Despite not having any alumnus in the top 10 of the 2004 bar exams, Faculty of Civil Law Dean Augusto Aligada, Jr. is happy about UST’s improved passing rate.

“I am more interested in a high passing rate for UST,” Aligada told the Varsitarian.

Based on the Faculty’s estimate, some 128 out of 178 Thomasian examinees who took the bar exams for the first time passed for a 71.91 per cent passing rate. In the 2003 bar exams, UST posted a 56.63 per cent passing rate.

The official passing rate and list of UST examinees are yet to be released by the Supreme Court as of press time.

Atty. Lowell Culling, Civil Law faculty secretary, said it was the first time in five years that UST had more than 100 students passing the bar examinations.

Culling said the Faculty has no immediate plan to make any changes in preparation for the 2005 bar exams.

“There is nothing wrong with the curriculum. Passing the bar exam would depend on the students,” Culling said.

Of the 5,249 examinees from 75 law schools nationwide, 1,659 passed, for a 31.61 per cent passing rate. In 2003 the passing rate was 20.71 per cent.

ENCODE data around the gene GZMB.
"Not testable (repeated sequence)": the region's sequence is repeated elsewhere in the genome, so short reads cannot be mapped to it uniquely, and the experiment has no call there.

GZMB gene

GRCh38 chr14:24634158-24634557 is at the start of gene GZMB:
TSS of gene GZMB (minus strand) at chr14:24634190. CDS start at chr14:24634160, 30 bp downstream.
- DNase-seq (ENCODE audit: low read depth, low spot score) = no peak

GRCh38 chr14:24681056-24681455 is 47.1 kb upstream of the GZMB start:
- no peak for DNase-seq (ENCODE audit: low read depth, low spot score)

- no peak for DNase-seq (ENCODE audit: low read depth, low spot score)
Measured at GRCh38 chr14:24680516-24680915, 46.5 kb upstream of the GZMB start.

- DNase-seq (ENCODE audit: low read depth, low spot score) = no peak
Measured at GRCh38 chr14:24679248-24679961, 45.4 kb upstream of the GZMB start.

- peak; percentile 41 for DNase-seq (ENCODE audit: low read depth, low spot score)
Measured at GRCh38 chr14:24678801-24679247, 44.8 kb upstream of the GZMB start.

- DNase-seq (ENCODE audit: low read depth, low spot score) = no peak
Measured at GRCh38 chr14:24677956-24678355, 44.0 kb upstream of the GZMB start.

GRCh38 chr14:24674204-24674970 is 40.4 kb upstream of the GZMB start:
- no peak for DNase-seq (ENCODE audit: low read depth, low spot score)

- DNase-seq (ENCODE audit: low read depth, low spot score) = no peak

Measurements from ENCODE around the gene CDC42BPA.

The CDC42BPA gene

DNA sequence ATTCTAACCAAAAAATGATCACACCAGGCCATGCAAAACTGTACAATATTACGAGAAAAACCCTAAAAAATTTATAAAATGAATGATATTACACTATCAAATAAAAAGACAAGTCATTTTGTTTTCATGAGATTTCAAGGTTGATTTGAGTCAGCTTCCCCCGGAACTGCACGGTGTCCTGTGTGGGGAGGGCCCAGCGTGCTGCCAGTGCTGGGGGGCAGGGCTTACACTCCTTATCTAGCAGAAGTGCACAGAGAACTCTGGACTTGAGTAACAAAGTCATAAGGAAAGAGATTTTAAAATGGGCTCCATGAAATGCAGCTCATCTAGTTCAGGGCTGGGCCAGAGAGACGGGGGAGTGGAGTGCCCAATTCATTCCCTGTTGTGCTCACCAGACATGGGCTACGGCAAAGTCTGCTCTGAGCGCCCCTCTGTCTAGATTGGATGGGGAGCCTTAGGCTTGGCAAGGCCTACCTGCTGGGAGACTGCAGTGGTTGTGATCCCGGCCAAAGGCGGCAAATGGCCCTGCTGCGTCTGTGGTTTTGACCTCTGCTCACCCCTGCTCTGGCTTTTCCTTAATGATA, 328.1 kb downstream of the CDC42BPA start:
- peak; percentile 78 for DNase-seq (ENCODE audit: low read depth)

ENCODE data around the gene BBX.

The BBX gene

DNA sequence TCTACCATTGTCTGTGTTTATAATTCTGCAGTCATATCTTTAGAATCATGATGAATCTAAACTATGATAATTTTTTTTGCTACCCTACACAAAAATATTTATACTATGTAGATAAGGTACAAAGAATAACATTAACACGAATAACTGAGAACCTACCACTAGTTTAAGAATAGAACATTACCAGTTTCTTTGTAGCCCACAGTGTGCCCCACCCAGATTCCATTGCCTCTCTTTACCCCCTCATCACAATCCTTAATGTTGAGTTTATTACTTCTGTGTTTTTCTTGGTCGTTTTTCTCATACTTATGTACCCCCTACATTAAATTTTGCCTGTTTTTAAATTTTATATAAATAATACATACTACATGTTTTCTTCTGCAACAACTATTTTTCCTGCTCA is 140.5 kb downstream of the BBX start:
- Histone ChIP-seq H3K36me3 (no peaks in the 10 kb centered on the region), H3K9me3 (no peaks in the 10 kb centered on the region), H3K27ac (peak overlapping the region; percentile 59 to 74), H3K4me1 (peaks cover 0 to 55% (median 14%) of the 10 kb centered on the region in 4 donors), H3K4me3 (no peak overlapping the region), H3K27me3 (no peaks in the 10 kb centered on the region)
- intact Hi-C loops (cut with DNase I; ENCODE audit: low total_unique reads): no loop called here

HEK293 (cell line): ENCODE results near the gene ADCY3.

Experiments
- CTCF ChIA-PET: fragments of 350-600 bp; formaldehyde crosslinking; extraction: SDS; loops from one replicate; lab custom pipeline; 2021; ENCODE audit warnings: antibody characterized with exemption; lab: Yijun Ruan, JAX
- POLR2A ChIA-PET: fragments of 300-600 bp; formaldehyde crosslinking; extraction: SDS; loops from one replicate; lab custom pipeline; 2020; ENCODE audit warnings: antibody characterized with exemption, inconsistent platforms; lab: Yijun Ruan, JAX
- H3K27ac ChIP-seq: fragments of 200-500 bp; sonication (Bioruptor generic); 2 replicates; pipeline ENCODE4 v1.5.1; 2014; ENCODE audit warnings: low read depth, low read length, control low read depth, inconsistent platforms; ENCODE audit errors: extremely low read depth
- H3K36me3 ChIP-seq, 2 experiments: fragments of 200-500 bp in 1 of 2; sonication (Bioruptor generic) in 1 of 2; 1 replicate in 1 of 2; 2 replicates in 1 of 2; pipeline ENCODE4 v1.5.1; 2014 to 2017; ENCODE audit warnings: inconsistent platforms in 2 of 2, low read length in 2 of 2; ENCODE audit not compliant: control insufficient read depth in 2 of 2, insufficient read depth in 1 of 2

Meanwhile, two former Varsitarian writers, Maynard Panela from the UST Faculty of Civil Law and Leah Vistro from the Ateneo de Manila University School of Law, passed the exam.

Panela, a Journalism graduate, wrote for the Sports section, while Vistro, a Legal Management alumna, was a news reporter.

According to the Rules of Court, a candidate’s score in every subject should not fall below 50 per cent and his general average should be at least 75 per cent to pass. The subject scope consists of Political and International Law, Labor and Social Legislation, Civil Law, Taxation, Mercantile Law, Criminal Law, Remedial Law, and Legal Ethics and Practical Exercises.

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A University of the Philippines-Diliman graduate topped the 2004 bar examinations with a score of 87.45 per cent.

The bar exam, taken during the four Sundays of September 2004, is the first to be covered by the Bar Matter 1611, which took effect last July 15.

The new resolution allows examinees only five chances to pass the bar exam, provided they take a one-year refresher course after their third unsuccessful attempt. Failing on the fifth take would permanently prohibit them from taking the examination.

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